Miserable Britain; are long working hours the cause?
Working in Britain compared to other countries typically means working long days, carrying out demanding tasks and taking breaks that are few and far between. Working life can be tough, often leaving us feeling exhausted, deflated and lacking in motivation.
Are there certain jobs making us more miserable than others?
Recent research Fish4jobs carried out has highlighted that a third of Brits (32 per cent) spend half of their annual working hours feeling dissatisfied and unhappy at work. This equates on average to 861 hours and 12 minutes each year and six years and six months in the average lifetime - quite staggering.
The survey was rolled out to include people who are in the public eye to see if they experience the same level of job dissatisfaction compared to the average worker in Britain. The results uncovered some interesting findings. For instance, Boris Johnson spent the equivalent of 72 days unhappy in his role as Foreign Secretary whereas with Teresa May, it would seem, when applying the same formula, she has spent at least two and a half months dissatisfied in the role as Prime minister.
People in the public eye have tough working days like the rest of us however it should be noted that their days-off are unlike ours, they cannot escape the public eye. This undoubtably makes it more stressful for them as they have little privacy in their free time.
Over 2,000 people working in the UK were surveyed. It found there was a correlation between job dissatisfaction, industry and location.
The four unhappiest places geographically to work are as follows:
- Wolverhampton (60 per cent)
- Sunderland (50 per cent)
- Carlisle (50 per cent)
- Walsall (50 per cent)
However, job dissatisfaction varied dramatically depending on the profession. As the list below shows, Customer service roles came out with the highest proportion of dissatisfied workers.
- 37% of customer service executives
- 34% of hospitality employees
- 34% of administrators
- 33% of shop workers
- 28% of nurses and care workers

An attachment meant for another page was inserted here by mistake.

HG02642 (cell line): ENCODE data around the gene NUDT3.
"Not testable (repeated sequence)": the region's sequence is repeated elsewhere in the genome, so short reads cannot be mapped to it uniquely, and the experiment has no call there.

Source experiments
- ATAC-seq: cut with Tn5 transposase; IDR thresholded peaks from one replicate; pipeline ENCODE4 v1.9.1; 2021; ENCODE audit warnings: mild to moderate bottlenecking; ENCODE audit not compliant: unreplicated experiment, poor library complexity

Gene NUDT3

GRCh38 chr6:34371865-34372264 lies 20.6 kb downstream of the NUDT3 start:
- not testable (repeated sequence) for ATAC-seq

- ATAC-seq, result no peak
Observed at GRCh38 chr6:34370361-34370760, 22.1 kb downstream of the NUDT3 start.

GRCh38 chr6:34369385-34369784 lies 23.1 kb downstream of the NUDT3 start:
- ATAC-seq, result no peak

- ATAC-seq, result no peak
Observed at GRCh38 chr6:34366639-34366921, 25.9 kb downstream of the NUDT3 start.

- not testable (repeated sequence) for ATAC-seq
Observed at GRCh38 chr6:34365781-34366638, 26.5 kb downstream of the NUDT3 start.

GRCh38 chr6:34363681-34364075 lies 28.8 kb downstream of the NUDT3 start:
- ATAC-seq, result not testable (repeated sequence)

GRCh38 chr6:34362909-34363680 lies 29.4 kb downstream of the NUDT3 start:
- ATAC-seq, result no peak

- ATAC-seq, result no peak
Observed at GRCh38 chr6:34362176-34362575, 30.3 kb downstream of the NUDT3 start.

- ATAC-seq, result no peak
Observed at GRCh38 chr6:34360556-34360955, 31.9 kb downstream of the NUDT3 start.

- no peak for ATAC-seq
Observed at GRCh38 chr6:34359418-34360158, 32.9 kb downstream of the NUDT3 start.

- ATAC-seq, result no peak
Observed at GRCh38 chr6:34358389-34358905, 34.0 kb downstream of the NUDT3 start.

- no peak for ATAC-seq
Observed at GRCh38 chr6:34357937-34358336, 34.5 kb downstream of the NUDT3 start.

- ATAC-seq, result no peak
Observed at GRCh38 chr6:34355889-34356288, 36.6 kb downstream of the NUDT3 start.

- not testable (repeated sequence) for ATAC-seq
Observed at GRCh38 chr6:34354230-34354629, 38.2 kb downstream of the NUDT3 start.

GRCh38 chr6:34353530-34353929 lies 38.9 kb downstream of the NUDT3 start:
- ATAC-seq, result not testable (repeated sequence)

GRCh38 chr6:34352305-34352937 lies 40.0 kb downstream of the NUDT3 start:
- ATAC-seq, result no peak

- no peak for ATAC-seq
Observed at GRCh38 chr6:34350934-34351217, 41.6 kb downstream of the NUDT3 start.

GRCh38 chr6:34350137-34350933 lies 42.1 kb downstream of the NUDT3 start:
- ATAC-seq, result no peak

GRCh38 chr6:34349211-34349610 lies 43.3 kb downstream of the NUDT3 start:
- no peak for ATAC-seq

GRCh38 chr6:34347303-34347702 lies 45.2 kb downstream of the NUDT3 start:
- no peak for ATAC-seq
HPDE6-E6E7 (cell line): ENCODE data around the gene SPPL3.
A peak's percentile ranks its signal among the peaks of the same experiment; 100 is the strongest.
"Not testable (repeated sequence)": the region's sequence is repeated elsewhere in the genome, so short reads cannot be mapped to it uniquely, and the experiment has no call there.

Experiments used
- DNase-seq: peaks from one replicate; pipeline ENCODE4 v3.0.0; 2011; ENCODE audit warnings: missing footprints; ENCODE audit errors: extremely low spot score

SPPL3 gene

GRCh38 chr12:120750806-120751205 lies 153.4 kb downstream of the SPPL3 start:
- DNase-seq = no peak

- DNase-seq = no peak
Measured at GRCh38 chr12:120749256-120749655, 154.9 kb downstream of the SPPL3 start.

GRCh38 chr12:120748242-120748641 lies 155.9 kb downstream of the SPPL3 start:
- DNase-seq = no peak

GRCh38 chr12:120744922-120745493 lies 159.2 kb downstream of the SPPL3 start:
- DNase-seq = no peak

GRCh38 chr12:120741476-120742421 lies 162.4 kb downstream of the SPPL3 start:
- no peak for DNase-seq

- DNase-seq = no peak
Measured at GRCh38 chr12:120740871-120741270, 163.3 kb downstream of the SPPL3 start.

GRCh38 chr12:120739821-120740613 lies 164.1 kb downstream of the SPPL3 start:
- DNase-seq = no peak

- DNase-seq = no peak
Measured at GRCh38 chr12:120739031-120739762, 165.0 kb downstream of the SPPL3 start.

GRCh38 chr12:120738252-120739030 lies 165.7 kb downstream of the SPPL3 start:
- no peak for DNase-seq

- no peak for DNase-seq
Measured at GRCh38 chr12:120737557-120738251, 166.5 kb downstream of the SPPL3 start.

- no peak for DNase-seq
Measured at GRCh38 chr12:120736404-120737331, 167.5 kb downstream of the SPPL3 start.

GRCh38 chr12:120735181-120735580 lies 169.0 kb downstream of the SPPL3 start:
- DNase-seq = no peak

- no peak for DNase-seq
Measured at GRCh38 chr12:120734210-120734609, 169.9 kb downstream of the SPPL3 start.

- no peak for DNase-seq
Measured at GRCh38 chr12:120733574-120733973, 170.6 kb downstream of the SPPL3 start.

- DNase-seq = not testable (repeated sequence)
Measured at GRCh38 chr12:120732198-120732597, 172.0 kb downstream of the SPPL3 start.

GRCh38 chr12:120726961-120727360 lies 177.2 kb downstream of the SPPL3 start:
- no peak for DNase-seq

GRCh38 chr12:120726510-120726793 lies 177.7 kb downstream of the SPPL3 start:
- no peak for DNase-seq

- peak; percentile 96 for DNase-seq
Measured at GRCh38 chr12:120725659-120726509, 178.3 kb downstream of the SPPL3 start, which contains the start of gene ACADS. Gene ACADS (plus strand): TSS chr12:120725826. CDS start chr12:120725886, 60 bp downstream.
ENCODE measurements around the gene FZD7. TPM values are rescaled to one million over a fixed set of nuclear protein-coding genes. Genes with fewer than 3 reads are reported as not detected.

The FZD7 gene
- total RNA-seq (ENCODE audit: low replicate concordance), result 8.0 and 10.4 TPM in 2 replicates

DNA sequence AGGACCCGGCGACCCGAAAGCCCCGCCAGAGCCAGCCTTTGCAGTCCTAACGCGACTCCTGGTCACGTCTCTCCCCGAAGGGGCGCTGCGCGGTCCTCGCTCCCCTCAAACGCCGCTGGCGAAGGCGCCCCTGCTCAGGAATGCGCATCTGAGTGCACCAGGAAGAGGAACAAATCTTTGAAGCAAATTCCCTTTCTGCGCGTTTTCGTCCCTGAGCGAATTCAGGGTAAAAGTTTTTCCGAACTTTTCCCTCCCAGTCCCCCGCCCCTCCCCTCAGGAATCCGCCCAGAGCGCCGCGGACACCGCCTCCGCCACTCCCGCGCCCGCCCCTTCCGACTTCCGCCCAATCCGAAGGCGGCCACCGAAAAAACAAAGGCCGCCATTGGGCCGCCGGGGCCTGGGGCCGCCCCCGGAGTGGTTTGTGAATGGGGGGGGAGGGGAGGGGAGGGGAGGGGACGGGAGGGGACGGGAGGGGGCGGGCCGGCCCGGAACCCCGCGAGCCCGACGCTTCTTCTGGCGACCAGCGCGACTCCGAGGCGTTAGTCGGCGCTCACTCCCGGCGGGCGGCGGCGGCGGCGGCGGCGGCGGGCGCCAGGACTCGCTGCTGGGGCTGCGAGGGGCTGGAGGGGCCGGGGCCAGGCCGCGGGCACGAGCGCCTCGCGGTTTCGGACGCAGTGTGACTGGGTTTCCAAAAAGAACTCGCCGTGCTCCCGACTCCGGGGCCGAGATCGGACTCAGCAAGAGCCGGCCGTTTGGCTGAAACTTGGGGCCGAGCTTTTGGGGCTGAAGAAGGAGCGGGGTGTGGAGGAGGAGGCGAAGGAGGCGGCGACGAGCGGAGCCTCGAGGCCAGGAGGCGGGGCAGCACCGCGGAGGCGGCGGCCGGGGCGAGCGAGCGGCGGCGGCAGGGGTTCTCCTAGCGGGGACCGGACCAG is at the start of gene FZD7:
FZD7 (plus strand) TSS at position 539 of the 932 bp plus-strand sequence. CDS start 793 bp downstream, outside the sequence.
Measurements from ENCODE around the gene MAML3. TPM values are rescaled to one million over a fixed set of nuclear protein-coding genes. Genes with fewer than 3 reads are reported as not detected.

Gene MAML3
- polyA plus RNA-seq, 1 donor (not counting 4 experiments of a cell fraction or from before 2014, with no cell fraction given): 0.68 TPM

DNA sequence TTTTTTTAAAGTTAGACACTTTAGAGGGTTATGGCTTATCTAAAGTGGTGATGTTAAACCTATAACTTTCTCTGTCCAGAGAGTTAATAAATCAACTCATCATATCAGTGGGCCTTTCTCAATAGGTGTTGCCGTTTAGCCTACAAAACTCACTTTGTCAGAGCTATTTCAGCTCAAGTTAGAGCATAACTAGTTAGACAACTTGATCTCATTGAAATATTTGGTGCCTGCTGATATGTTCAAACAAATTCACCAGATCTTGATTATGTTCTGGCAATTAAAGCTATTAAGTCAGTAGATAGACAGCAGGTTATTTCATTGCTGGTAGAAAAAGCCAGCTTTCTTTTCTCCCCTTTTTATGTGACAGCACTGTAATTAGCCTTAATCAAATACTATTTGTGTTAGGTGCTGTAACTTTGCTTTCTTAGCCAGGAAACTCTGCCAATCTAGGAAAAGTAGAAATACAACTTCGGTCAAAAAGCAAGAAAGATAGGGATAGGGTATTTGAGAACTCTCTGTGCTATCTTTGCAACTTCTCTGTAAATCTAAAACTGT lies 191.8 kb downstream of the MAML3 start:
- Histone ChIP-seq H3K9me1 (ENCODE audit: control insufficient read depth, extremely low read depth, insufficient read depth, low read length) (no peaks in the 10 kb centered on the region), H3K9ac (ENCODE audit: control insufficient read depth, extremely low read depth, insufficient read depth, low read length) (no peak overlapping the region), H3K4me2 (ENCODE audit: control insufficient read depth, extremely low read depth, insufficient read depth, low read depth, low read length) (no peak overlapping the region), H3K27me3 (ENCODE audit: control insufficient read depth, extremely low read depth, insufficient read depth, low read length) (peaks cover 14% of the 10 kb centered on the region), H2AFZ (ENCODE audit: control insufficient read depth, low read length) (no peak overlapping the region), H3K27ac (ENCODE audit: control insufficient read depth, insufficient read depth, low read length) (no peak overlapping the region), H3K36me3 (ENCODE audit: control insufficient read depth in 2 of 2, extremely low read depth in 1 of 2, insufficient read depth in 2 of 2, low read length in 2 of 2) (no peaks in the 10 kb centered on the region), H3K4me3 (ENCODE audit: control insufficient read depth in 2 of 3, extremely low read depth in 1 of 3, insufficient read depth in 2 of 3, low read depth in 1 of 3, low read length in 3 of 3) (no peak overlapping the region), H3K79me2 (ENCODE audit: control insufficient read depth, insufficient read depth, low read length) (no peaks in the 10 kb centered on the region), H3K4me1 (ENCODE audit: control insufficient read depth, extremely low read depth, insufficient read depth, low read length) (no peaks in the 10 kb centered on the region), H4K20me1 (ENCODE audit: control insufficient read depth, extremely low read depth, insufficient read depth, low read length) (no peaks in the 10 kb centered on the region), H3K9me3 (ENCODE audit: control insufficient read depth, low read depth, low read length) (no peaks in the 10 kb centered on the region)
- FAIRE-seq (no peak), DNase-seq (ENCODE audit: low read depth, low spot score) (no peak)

- 24% of teachers
- 24% of van and truck drivers
- 16% of construction workers
In the list above, all of professions listed have long working hours and deal with the public in some form or another. Is working long hours a key factor contributing to our unhappiness? Should we be working shorter hours like our continental friends?
Plans for a Four day week?
The work life balance is becoming more and more difficult to define with greater access to technology working from home is easier than ever. With flexible working on the rise would individuals be able to readjust and work less?
This is as a result of advances in technology that allow us to access work remotely wherever and whenever we want. Instead of leaving work at 5pm and not returning until the following day, many individuals will work from home in the evenings in addition their contracted hours. This type of behaviour is undoubtedly part of the cause for those who noted unhappiness at work in the survey discussed above.
Unions have recently suggested that a four-day working week would be feasible owing to the benefits of new modern technology. At TUC’s annual conference they called on the government to act to help people work less but get paid the same. There is a belief that artificial intelligence and robotics could provide a £200bn boost to the UK economy in the next decade and rather than seeing it as having a negative impact on employees we should look at it as a means of freeing up more of our time.
Feeling miserable at work?
Feeling dissatisfied and overworked influences our performance, state of job satisfaction and mental health. We should all feel comfortable speaking to our employers if something isn’t right without any repercussions.
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